The $1,250 Facial
From sapphires and semen to bird poop and endangered fruit, there's almost nothing you can't have rubbed into your cheeks—for an exorbitant price. Beth Landman on the 11 most outrageous facials.
We blanched when facials at some exclusive salons hit the $400 mark just a couple of years ago. But now, even as the economy is withering, a Beverly Hills salon has busted out what appears to be the most expensive facial in America: a super-luxe $1,250 single-sitting treatment. Perhaps operating on the theory that the more expensive (or bizarre) it is, the more the public will covet it, spas and skin-care specialists are offering facials more opulent than ever before. Here are 11 of the most decadent.
Personal Face Training, Dangene Bailey Price: $1,250 Bailey’s Beverly Hills salon is so exclusive that she refuses to give out the address. Her treatment often requires the client move between three different rooms, and her bag of tricks includes chemical peels, lasers, light therapy, and oxygen. Bailey, who counts Heidi Klum and model Jessica Stam among her followers, recommends one session per week for the first six weeks. There is a bargain rate of $9,000 for a series of 12—for just a bit more, you could get an actual facelift.
3D Facial, Paul Labrecque Salon and Spa Price: $1,000 For a grand, you get three different machines tightening and brightening your skin at this chic New York beauty emporium, which caters to Renée Zellweger, Kelly Ripa, Debra Winger, Kristin Chenoweth, and Regis Philbin. After microdermabrasion gets rid of dull, dead cells, the Titan laser heats the skin, causing immediate contraction as well as stimulating collagen production for more long-term tightening results. The third gizmo is the Laser Genesis, which treats fine lines, redness, and uneven skin texture. The session finishes with a collagen mask. A series of 10 sessions will run you $9,000.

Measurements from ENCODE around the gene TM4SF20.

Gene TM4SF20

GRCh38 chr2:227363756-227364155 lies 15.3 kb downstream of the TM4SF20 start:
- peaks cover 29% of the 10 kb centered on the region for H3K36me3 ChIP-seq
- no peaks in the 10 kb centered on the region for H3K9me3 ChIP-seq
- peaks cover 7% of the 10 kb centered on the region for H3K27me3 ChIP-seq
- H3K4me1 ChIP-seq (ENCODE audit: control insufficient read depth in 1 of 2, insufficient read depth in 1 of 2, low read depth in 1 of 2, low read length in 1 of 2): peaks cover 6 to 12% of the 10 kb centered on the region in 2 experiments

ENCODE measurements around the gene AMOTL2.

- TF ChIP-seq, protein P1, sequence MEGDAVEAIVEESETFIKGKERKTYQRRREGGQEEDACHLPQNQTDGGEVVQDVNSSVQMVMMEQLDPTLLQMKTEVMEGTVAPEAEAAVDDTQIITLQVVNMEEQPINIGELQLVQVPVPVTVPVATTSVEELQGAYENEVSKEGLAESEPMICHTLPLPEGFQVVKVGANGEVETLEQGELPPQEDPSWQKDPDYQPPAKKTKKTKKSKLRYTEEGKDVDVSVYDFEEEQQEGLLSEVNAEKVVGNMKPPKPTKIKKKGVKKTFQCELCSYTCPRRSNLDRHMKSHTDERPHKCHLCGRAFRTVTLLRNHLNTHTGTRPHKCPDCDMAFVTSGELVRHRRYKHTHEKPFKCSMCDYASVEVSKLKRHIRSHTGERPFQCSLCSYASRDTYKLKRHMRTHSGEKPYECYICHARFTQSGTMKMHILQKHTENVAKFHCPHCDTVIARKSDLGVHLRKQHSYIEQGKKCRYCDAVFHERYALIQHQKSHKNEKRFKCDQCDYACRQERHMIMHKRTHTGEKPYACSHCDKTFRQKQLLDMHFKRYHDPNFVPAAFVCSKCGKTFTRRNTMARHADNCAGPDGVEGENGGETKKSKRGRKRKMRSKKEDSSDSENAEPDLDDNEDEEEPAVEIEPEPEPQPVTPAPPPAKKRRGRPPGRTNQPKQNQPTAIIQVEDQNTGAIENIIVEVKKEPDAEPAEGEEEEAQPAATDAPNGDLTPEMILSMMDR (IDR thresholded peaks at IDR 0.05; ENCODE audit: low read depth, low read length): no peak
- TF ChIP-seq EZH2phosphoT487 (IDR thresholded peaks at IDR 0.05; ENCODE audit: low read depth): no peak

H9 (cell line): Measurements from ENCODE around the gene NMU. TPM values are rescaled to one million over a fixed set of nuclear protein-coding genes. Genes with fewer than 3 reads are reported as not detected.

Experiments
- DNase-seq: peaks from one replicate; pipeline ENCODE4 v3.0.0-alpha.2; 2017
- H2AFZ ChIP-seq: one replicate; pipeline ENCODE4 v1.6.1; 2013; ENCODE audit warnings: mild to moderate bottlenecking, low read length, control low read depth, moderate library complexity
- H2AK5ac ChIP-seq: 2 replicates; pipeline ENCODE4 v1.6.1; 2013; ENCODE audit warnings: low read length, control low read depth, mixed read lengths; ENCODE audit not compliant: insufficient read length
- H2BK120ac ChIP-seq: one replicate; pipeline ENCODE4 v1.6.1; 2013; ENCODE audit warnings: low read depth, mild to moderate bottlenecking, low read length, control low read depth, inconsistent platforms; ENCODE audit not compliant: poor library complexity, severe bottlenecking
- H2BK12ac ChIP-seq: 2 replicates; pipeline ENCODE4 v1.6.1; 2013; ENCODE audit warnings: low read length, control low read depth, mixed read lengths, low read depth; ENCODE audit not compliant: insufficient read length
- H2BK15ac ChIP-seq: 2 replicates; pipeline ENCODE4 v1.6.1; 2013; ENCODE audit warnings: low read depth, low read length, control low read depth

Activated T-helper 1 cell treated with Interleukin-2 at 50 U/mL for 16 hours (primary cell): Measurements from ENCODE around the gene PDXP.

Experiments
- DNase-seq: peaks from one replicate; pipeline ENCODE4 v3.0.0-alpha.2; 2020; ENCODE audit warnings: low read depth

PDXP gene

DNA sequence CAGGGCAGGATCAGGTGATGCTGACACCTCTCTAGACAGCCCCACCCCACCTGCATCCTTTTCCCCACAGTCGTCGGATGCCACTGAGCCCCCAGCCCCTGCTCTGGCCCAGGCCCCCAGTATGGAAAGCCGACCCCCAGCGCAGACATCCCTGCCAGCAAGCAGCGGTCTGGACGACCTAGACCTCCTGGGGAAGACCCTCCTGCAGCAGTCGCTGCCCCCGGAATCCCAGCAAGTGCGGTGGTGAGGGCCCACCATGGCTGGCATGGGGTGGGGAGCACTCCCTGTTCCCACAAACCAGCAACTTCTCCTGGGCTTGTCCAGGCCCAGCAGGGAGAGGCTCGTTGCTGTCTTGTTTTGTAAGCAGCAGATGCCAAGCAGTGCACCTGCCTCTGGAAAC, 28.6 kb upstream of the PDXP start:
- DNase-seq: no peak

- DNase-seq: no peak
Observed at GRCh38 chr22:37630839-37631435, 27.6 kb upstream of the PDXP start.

Geisha Omakase facial, Shizuka New York Price: $675 New Yorkers have gone from dodging bird poop to shelling out nearly $700 to have it brushed on their faces. This Zen oasis with rocks, waterfall, and a tea room is an ideal setting for the notorious Japanese facial that employs powdered nightingale droppings—supposedly once a Geisha secret—to brighten and soften skin. This luxe version adds a pumpkin or cherry mask for exfoliation, green tea for plumping, an electronic wand for lifting, and anti-aging Gentle Wave lights. Porcelain-skinned Marcia Cross and Karolína Kurková are fans, and there is a plastic surgeon on hand to administer Botox for instant wrinkle eradication.
Red Carpet Treatment, Tracie Martyn Price: $585 The British aesthetician has a flower-filled waiting room in her Fifth Avenue townhouse where celebrities far outnumber mere mortals—Brad Pitt comes for some quiet time and closeup-worthy skin. As does Kate Winslet, Madonna, Rupert Everett, and Theodora Richards, who are all regulars, relying on her combo of microdermabrasion, light therapy, electronic muscle stimulation, and oxygen to keep the years at bay.
Invisible Face Lift, Aida Bicaj Institute de Beaute Price: $550 A “silk peel,” similar to microdermabrasion—but using less abrasive liquid hyalauronic acid instead of aluminum crystals—preps the skin for a machine with metal probes called the Perfector. “It uses nanotechnology and it’s like ironing the face,” says Aida Bacaj, who recommends a once-a-week visit to her New York clinic for the first six months (do the math). She also uses the Perfector on her clients’ hands to rid them of creases. Jennifer Connelly, Kyra Sedgwick, and the Olsen twins are among those who trek to her tony brownstone.
Apple Stem-Cell Facial Sonya Dakar Clinic Price: $495 Gwyneth Paltrow, Fergie, Jessica Capshaw, and Angela Lindvall are frequently spotted at this Beverly Hills skin-care center, where the latest innovation is a facial that uses stem cells derived from what Dakar maintains is an endangered Swiss apple called Uttwiler Spatlauber. Meant to boost the production of human stem cells, the facial is applied and then penetrated with LEDs. The goal is to repair DNA and produce fresher looking skin, while a natural Botox alternative from Mexican lavender helps erase wrinkles.